Thursday, April 9, 2020

Books: "The Committee" By Sterling Watson

The Committee
By Sterling Watson
Akashic Books; hardcover, $32.95; paperback, $16.95; E-book, $16.99

Sterling Watson is the author of eight novels, including Deadly Sweet, Sweet Dream Baby, Fighting in the Shade, and Suitcase City. He was director of the creative writing program at Eckerd College for twenty years and now teaches in the Solstice MFA Program at Pine Manor College in Boston.

The Committee is set in late 1950s in Gainesville, Florida, which seems to be a sleepy university town. Its residents live, by outward appearances, ordinary lives, but this town is far from ordinary. The most private acts of professors, students, townspeople rich and poor, and politicians are under the close scrutiny of a shadowy group of men, known as The Committee, who use the powers of government and the police to investigate, threaten, and control this increasingly fearful community.

Friends are pitted against friends by The Committee, and careers and lives are threatened in a struggle for the soul of a town, a university, and an ideal. Based on actual historical events and set against the backdrop of political, cultural, and class turmoil, this is a story of love, which is both ilicit and hidden; war, friendship, betrayal, compromise, and finally the necessity to stand firm against the encroachments upon freedom by men who believe they are doing God's and the government's righteous work.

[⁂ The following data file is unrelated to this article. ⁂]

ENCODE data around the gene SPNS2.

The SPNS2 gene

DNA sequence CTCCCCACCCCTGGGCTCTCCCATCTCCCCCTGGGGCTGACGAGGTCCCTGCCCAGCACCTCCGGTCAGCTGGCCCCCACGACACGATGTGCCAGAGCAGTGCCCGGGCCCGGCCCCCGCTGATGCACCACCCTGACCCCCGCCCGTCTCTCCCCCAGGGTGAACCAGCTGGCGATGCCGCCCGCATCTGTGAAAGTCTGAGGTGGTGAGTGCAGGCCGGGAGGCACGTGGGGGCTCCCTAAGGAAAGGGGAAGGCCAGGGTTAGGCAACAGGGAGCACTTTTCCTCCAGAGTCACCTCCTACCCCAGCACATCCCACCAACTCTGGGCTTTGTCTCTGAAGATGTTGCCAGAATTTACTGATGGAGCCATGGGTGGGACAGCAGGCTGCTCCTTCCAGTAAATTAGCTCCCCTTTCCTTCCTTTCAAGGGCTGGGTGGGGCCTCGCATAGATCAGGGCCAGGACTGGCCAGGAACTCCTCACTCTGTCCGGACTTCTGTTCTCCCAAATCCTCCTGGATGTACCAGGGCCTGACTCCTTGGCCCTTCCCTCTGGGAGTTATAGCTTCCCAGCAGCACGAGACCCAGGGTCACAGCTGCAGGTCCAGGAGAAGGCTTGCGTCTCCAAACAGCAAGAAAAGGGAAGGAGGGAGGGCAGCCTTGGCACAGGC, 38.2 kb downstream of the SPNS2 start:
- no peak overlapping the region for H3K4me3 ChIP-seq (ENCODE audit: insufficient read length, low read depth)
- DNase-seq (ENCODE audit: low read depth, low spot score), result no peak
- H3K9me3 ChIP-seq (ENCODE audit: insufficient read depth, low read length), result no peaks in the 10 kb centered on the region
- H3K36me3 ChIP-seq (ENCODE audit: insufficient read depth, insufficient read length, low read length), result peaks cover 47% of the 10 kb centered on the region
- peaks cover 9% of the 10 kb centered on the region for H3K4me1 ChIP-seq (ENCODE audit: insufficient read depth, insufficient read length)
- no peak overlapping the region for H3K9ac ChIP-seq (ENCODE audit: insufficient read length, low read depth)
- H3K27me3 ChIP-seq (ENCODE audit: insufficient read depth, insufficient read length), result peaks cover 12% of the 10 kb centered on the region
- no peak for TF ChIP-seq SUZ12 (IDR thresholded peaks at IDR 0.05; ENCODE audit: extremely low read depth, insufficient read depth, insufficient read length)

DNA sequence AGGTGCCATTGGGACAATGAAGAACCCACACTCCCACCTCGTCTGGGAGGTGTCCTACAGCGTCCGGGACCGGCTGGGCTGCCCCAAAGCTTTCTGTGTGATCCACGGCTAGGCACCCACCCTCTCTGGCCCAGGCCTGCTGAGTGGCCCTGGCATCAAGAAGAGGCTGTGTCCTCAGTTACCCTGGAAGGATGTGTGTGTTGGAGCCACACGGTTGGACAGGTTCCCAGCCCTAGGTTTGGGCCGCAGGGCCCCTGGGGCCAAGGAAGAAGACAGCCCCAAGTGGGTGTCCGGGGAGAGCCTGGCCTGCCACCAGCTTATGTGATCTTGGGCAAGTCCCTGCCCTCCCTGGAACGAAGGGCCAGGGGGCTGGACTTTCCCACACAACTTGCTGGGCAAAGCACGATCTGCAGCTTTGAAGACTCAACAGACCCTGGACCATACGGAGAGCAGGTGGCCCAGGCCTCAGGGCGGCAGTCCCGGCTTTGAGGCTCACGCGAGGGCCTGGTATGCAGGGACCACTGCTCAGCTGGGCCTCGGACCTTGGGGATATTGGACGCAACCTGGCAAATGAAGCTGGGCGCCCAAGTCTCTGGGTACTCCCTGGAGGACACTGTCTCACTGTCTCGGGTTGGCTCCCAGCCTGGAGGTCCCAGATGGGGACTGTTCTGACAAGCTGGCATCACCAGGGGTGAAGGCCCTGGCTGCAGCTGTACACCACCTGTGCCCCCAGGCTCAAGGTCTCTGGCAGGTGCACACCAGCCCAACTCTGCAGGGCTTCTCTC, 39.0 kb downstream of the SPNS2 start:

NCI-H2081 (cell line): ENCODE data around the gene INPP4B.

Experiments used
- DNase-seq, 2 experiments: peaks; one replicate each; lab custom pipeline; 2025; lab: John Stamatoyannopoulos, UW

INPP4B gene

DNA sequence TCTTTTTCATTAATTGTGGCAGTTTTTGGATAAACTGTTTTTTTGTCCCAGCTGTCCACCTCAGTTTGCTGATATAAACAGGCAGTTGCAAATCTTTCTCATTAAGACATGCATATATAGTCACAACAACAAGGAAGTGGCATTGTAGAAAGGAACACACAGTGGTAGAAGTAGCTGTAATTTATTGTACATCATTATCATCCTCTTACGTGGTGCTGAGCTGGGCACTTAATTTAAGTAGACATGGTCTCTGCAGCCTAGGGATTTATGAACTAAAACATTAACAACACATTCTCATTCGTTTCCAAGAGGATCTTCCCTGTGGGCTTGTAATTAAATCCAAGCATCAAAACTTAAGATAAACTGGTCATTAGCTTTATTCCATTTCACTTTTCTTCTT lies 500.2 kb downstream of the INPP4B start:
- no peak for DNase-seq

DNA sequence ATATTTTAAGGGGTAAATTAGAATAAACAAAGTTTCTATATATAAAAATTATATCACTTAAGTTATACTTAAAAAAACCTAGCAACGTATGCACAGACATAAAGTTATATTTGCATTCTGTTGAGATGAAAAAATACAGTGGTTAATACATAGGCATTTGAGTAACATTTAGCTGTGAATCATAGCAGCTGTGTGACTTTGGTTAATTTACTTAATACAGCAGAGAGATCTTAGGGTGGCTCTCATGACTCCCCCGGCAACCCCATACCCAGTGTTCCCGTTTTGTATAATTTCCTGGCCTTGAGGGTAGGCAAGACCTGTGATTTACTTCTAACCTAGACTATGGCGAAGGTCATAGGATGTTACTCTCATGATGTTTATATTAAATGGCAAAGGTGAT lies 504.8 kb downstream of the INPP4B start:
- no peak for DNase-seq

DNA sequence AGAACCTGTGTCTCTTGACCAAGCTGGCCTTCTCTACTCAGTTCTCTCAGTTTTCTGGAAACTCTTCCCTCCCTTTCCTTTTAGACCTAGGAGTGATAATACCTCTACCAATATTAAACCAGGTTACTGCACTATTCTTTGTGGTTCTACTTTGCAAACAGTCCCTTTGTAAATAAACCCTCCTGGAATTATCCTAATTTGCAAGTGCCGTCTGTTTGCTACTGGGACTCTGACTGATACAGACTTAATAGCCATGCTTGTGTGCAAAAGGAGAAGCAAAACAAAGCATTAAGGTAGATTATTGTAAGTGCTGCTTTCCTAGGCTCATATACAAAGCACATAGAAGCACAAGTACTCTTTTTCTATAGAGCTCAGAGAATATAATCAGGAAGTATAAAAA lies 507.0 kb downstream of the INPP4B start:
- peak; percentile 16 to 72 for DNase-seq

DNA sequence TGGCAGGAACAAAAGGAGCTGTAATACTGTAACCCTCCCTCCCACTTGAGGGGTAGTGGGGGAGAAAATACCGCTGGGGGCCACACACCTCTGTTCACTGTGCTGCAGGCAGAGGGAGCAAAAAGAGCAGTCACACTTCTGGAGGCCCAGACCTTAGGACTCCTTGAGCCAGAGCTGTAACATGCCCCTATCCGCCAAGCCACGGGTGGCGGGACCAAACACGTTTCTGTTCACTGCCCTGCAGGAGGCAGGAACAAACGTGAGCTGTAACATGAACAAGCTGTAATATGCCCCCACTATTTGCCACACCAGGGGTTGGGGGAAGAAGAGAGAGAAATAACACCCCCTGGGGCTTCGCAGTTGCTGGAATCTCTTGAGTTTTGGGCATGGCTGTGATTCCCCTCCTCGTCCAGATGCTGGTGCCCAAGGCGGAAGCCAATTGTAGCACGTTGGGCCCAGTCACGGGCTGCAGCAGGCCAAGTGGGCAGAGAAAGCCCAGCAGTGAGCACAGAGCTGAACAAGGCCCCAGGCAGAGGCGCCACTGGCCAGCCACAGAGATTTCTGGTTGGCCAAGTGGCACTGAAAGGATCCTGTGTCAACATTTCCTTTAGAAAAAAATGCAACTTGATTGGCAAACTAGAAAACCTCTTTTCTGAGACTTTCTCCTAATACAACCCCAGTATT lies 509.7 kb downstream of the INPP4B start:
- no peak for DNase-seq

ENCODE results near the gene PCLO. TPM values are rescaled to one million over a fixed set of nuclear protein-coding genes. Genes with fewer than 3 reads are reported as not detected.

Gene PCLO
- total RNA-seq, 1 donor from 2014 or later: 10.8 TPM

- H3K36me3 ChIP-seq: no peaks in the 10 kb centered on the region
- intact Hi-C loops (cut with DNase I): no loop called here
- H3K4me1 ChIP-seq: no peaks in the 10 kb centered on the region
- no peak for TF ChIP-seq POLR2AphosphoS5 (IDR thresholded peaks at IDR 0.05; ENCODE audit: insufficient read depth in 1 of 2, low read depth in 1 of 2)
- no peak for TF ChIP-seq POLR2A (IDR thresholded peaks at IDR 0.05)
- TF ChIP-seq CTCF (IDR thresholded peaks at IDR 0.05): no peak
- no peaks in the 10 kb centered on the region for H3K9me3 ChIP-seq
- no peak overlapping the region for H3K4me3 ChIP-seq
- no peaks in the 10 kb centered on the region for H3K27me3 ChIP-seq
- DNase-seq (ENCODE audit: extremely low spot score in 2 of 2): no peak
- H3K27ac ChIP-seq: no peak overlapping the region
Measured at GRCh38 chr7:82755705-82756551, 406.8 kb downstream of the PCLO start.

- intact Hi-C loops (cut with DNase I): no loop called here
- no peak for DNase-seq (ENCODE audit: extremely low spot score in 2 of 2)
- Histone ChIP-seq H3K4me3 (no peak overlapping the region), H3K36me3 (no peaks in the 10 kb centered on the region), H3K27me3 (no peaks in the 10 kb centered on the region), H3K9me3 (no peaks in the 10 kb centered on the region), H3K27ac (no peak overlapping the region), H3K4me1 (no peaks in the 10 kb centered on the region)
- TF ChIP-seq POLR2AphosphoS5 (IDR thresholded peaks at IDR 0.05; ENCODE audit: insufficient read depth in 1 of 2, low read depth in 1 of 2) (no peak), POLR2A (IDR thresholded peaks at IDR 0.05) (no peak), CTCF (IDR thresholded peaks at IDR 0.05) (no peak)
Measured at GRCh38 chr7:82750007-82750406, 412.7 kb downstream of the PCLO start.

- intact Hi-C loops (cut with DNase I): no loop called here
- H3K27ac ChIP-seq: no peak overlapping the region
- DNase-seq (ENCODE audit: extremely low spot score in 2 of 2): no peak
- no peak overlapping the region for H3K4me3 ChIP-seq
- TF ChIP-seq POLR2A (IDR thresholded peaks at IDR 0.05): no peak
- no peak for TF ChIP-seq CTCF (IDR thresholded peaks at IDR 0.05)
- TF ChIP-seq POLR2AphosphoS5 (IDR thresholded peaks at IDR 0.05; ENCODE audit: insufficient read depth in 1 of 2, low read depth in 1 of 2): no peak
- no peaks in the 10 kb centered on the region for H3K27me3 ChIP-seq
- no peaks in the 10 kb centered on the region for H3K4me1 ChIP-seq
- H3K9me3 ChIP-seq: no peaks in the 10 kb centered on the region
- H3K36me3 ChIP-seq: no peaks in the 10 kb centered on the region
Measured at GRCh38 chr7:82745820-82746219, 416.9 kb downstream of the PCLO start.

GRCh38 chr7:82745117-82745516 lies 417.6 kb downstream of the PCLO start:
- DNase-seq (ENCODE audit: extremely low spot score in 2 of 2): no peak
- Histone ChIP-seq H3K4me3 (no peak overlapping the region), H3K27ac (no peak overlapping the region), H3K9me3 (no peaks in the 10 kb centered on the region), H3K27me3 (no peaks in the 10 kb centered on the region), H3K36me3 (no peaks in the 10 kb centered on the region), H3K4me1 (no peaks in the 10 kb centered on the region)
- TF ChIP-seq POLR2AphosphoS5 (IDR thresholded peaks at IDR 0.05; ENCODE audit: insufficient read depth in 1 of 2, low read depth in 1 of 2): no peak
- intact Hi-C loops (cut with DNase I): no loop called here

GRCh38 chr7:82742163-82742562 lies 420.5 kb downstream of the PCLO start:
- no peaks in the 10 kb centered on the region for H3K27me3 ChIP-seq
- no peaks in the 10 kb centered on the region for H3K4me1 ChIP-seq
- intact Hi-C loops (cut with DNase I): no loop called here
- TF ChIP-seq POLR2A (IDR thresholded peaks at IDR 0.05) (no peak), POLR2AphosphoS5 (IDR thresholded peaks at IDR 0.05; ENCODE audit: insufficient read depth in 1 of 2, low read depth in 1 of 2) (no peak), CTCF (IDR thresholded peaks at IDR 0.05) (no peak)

Author's Statement From Sterling Watson:
Why did I write The Committee?
Because I had to. 
I'm sure I'm not the first novelist to make such a statement. As many writers have said, something gets inside you, and it has to come out. I could develop that idea a bit more to say that if it fails to come out, it festers. If you are not giving light and air to this thing inside you, then you are giving vital attention to something else, perhaps something less important to you and the world.
This novel is about the Johns Committee, formally known as the Florida Legislative Investigative Committee, a group of politicians, lawyers, and policemen who were empowered by the State of Florida to identify, harass, and if possible eliminate homosexuals, Communists, and those sympathetic to the NAACP from the universities and public schools. 
It is ironic - even difficult to believe now - that this happened in my home state several years after Senator Joe McCarthy's infamous Army Hearings were shut down in disgrace. How could Florida, "America's vacationland," have been so cruelly backward? It could have been and it was.
What got inside me and had to come out was the anguish and pain I heard in the stories told by University of Florida colleagues who had suffered under the terrorism of the Committee. In the late 1960s these wounds were still fresh. I wrote this book to bring light and air to the courage that some people showed in fighting against state-sanctioned cruelty.

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